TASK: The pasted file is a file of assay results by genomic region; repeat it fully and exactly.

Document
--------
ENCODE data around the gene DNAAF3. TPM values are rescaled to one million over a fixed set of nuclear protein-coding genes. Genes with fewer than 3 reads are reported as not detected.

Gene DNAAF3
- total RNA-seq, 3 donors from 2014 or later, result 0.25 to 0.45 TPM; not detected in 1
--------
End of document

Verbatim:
ENCODE data around the gene DNAAF3. TPM values are rescaled to one million over a fixed set of nuclear protein-coding genes. Genes with fewer than 3 reads are reported as not detected.

Gene DNAAF3
- total RNA-seq, 3 donors from 2014 or later, result 0.25 to 0.45 TPM; not detected in 1